This article also appears in the October 2019 issue of the Diocesan Post.
Ten years from now who will be sitting in your pew? That’s just one of the questions we need to ask as we evolve and grow as a community. A decade ago, as I began paying attention to the Anglican church, I saw a startling Globe and Mail headline: “Anglican Church Facing Threat of Extinction.”
Despite the gloomy forecast, there is much to love in the Anglican Church of Canada: maintaining traditions with pride, looking for middle and integral ways through delicate and difficult issues, and aiming for excellence in worship. Yet we continue to operate our corner of the Christian faith in close resemblance to our Church of England mentor, with its residual 500-year-old history and cultural immersion in state power, hierarchical decision-making, and divisions between lay and ordained members. Does this approach work in an increasingly secular society, in post-colonial times, as we reconcile with Aboriginal communities and others on “Turtle Island?”
I want to raise some important questions on our very foundation as a church and encourage you to discuss them as well. At Christ Church Cathedral this fall, our congregation has been meeting in small groups to envision what we can accomplish in the future. It seems to me that an essential part of a church community is to create and sustain communities of disciples.
What resources and supports are needed to encourage and nurture discipleship? What cultural changes may help us to look at and support the people of God wherever they are – at home, at work, at play, and at church?
A first step may be to deconstruct, decolonize and reconstruct some fundamental elements of church operations. Should we divest ourselves of hierarchical structures and if so, how? What do we mean and how do we act in response to claims of belonging to the ministry of all the baptized? Are the roles of clergy and lay people complementary? Is the traditional, one-priest, one parish the only or the best model? If so, for whom? We need to examine alternative models and perhaps shape the structure to each community’s organizational needs. What roles do the ordained occupy in our communities and is their education suitable? Perhaps people seeking ordination would be willing to be worker-priests.The result could be greater engagement by the laity in the faith community’s operations. A sustained and practical theological understanding of what lay engagement, leadership, discipleship and formation may be needed as well. How do we live out our Christian lives between Sunday services? What are the challenges and joys for working folk, parents and grandparents, youth and children at school, and how can the church support them? A teacher commented to me, “I teach Sunday school 45 minutes a week and they haul me up to the front of the church to pray for me. I teach in a school 45 hours a week and the church has never prayed for me.”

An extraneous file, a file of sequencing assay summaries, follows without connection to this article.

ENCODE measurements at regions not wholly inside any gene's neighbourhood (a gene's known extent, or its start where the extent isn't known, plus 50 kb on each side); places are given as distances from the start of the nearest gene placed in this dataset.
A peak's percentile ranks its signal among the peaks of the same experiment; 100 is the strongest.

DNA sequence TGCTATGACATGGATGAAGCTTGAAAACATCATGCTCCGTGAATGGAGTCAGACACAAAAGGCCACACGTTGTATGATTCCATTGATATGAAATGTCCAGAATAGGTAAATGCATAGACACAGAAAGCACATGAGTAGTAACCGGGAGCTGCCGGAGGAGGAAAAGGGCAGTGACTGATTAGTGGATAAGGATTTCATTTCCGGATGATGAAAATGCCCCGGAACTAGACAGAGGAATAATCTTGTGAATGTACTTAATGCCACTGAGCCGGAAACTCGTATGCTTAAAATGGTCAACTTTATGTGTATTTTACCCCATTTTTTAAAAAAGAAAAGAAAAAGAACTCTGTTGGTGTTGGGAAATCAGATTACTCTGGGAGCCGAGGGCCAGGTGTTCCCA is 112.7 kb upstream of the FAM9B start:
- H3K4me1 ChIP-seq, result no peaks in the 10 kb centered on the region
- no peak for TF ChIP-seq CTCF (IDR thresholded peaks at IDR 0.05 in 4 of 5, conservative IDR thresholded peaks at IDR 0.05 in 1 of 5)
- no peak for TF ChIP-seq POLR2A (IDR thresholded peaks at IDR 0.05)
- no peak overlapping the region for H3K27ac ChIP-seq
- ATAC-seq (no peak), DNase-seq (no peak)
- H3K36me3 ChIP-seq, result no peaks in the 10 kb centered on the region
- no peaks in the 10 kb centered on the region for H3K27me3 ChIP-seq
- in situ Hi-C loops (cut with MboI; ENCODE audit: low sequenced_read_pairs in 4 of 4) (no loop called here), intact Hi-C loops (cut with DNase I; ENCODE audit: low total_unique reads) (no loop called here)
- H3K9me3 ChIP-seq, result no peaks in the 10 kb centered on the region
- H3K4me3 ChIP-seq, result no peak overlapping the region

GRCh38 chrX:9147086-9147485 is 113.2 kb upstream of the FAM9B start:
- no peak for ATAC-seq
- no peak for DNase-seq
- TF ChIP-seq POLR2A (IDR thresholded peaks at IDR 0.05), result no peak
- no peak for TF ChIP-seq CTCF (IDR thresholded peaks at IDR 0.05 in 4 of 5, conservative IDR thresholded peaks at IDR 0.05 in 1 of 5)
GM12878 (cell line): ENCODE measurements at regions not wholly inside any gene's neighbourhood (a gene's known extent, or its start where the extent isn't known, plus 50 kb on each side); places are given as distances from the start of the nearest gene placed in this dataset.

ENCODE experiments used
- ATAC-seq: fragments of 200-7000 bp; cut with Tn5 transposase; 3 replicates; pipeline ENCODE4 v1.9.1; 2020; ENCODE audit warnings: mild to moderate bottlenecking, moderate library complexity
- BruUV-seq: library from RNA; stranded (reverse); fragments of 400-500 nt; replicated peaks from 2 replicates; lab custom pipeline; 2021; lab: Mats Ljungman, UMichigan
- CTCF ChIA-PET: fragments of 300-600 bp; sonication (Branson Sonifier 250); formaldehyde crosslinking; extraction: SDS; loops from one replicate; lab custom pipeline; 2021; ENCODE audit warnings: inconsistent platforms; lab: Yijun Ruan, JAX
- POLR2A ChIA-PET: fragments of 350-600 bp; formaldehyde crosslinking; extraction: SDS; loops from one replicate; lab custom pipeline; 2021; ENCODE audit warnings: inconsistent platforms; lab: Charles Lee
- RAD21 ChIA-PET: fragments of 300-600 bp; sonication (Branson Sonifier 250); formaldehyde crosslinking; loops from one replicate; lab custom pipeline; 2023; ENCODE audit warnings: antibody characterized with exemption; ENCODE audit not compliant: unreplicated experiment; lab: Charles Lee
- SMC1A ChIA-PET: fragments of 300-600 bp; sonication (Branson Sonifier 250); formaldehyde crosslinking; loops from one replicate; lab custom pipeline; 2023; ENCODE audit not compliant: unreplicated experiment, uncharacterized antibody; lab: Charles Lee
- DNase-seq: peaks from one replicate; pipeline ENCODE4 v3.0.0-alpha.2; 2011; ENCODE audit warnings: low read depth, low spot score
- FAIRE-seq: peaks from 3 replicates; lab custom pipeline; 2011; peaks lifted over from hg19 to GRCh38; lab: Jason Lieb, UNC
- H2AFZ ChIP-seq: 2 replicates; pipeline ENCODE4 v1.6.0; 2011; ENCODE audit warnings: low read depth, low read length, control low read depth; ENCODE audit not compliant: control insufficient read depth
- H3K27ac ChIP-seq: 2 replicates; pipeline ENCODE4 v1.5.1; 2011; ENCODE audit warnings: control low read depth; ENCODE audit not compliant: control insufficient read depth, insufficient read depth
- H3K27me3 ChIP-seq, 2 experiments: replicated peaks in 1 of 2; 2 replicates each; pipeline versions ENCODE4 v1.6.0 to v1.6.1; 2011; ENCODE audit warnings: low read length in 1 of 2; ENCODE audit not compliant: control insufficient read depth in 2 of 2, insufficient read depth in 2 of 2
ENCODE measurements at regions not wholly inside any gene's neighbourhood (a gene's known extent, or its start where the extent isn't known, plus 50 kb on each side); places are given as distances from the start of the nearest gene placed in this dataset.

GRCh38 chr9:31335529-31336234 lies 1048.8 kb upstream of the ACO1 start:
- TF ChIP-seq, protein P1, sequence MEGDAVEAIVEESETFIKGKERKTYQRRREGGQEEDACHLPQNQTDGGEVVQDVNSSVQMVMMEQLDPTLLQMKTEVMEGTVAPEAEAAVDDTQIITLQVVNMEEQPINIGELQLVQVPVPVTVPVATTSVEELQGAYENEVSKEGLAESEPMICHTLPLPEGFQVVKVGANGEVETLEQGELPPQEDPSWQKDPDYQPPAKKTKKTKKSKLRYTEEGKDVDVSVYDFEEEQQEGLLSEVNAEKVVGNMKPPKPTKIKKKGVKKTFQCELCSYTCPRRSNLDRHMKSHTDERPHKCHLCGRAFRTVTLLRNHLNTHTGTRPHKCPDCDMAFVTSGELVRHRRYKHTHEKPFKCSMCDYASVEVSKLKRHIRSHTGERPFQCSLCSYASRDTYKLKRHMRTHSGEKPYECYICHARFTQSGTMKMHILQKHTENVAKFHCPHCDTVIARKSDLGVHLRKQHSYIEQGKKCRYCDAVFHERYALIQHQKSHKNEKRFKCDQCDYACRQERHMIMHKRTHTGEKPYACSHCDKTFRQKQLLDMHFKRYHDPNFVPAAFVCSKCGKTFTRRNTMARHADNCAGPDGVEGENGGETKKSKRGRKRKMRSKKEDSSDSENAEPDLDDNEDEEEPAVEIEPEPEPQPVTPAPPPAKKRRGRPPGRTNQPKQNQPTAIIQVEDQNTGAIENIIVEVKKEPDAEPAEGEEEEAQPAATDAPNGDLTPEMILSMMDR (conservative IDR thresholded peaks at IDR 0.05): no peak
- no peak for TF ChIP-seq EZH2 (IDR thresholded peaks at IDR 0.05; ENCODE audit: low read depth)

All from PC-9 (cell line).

Communication: Who are we talking to?
In a time of social media and the creation of communities with less emphasis on physical presence, is the church missing an important opportunity to communicate with the people for who it exists? Christianity has come to us in part because of the wisdom of authors and church leaders in using the latest communication techniques of their era. Gospel writers used various literary techniques to convey messages in both oral and written traditions. Paul took letters and scripts to churches, using the most recent Roman-built roads and ships to bring and send his messages. A few centuries later, Martin Luther used the Gutenberg printing press to distribute his perspectives. More recently churches have used radio and television to communicate their points of view.
Today, we toy nervously with social media, tending to find it mysterious, yet it engages people in ways that were impossible a few years ago. Perhaps a dedicated Facebook page for the diocese might offer a forum for us to politely but fiercely debate and work toward necessary cultural change in our church.
Finally, I wonder about our confidence as a church community, perhaps eroded by worrying about buildings, finances, declining membership. Change is upon us and we need not drift into oblivion but have the confidence and courage to ask and act. Tinkering is not enough; we need to look at fundamental structures and processes that help us to live congruently, inclusively and with an honest understanding of the business of the church. Change involves risk and risk requires confidence, so that 10 years from now, we will continue to thrive and support each Christian to live a Christ-life in all its fullness.
Malcolm Read is the animator of community life at Christ Church Cathedral.
Suggested reading: Unsettling the Word: Biblical Experiments in Decolonization, edited by Steve Heinrichs; Blogs of Andrew Stevens-Rennie, Christ Church Cathedral, Vancouver.